Poster

Development and characterisation of a robust in vitro disease model to study tauopathies

This poster, originally presented by Charles River Laboratories at Neuroscience 2022 (SfN), presents experimental data showing that ioGlutamatergic Neurons containing a P301S or N279K mutation in the MAPT gene are relevant disease models for the research of new therapeutics to treat frontotemporal dementia.
Development and characterisation of a robust in vitro disease model to study tauopathies
This poster, originally presented by Charles River Laboratories at Neuroscience 2022 (SfN), presents experimental data showing that ioGlutamatergic Neurons containing a P301S or N279K mutation in the MAPT gene are relevant disease models for the research of new therapeutics to treat frontotemporal dementia.

In this poster, Charles River Laboratories assessed how MAPT N279K and MAPT P301S mutations affect Tau hyperphosphorylation, a hallmark of frontotemporal dementia, in precision reprogrammed iPSC-derived glutamatergic neuron disease models from bit.bio. The data demonstrate that beta-amyloid oligomers induce Tau phosphorylation in the wild type ioGlutamatergic Neurons. It also shows that compared to an isogenic control, Tau is hyperphosphorylated in ioGlutamatergic Neurons MAPT N279K and ioGlutamatergic Neurons MAPT P301S.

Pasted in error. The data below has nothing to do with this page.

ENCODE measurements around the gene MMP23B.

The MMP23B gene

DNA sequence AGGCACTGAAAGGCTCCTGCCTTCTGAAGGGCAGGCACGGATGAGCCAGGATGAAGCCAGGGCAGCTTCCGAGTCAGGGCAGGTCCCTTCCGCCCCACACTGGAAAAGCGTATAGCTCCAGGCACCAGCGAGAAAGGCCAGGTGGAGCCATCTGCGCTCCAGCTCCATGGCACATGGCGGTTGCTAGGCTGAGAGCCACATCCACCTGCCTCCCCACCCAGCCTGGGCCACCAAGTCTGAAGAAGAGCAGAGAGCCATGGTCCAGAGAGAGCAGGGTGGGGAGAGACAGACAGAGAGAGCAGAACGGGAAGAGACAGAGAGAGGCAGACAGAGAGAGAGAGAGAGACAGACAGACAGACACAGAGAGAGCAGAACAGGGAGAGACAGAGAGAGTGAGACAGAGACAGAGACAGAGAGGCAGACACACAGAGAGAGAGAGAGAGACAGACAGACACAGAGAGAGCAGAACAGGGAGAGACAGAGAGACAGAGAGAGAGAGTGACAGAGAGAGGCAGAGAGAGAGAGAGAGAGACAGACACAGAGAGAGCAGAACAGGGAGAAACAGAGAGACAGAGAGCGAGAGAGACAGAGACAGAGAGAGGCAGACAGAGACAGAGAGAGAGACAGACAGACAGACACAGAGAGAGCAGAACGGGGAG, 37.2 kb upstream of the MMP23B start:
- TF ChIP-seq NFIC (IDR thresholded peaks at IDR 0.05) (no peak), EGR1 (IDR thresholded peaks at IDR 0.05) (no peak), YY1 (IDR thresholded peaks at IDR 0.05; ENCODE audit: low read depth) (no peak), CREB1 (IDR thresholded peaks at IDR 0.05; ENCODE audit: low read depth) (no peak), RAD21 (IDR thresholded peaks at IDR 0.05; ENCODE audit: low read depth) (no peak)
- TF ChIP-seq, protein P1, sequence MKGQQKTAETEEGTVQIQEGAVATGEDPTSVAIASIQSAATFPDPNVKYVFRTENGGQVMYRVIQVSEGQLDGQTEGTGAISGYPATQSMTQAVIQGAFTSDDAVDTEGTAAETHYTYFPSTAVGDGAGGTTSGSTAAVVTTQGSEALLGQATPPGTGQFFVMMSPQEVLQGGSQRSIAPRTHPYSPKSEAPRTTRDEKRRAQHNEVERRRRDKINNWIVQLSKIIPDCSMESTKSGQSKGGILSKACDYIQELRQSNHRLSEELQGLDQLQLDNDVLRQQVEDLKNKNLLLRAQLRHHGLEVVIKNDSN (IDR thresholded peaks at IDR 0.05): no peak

In this poster, you will explore:

  • How ioGlutamatergic Neurons MAPT N279K and MAPT P301S were assessed for their relevance as an in vitro disease model of frontotemporal dementia.
  • How ioGlutamatergic Neurons from bit.bio form an isogenic control for the MAPT disease models, allowing the authors to directly compare the effect of MAPT mutations on FTD-associated phenotypes.
  • Data showing how a homozygous MAPT P301S mutation and a heterozygous MAPT N279K mutation in ioGlutamatergic Neurons both lead to the hyperphosphorylation of Tau compared to the isogenic control.

Laila Ritsma et al

Charles River Laboratories & bit.bio

2022

Related pages

News Read our latest updates and press coverage
Our platform Discover the cell identity coding platform behind our cells
Join us Explore the latest roles at bit.bio